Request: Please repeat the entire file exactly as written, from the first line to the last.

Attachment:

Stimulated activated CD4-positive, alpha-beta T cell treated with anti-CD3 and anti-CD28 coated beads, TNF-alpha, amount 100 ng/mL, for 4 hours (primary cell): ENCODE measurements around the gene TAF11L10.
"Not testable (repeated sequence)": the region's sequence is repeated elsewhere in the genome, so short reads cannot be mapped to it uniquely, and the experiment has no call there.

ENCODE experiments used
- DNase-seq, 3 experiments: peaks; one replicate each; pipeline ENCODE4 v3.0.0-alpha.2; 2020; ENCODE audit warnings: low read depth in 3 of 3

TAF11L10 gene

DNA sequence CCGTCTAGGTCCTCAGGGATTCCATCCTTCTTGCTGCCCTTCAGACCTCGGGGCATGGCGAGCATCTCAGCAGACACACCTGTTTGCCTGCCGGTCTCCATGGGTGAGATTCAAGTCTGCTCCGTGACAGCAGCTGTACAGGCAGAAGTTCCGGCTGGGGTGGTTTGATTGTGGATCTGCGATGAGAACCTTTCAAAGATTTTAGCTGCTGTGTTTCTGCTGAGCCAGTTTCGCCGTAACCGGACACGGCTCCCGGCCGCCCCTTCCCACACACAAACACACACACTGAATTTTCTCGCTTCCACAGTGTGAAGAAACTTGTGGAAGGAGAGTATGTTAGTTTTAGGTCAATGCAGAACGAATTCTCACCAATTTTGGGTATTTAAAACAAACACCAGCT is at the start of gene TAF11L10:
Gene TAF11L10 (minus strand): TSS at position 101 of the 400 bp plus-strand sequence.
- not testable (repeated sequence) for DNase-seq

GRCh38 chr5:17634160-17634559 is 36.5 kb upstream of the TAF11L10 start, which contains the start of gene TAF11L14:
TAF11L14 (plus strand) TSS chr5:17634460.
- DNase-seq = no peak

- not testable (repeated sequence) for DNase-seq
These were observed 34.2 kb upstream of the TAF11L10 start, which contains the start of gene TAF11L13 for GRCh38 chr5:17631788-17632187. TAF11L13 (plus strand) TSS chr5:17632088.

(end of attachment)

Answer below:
Stimulated activated CD4-positive, alpha-beta T cell treated with anti-CD3 and anti-CD28 coated beads, TNF-alpha, amount 100 ng/mL, for 4 hours (primary cell): ENCODE measurements around the gene TAF11L10.
"Not testable (repeated sequence)": the region's sequence is repeated elsewhere in the genome, so short reads cannot be mapped to it uniquely, and the experiment has no call there.

ENCODE experiments used
- DNase-seq, 3 experiments: peaks; one replicate each; pipeline ENCODE4 v3.0.0-alpha.2; 2020; ENCODE audit warnings: low read depth in 3 of 3

TAF11L10 gene

DNA sequence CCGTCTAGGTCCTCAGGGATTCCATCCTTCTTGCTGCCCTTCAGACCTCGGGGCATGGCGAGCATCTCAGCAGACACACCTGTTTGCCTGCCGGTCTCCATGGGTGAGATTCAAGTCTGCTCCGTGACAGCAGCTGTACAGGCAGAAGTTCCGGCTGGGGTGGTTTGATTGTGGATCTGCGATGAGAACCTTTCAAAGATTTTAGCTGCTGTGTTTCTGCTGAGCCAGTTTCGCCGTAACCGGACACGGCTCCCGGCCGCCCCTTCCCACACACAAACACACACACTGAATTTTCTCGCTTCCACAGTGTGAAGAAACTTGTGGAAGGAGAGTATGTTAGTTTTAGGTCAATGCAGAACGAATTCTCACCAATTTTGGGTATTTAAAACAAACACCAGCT is at the start of gene TAF11L10:
Gene TAF11L10 (minus strand): TSS at position 101 of the 400 bp plus-strand sequence.
- not testable (repeated sequence) for DNase-seq

GRCh38 chr5:17634160-17634559 is 36.5 kb upstream of the TAF11L10 start, which contains the start of gene TAF11L14:
TAF11L14 (plus strand) TSS chr5:17634460.
- DNase-seq = no peak

- not testable (repeated sequence) for DNase-seq
These were observed 34.2 kb upstream of the TAF11L10 start, which contains the start of gene TAF11L13 for GRCh38 chr5:17631788-17632187. TAF11L13 (plus strand) TSS chr5:17632088.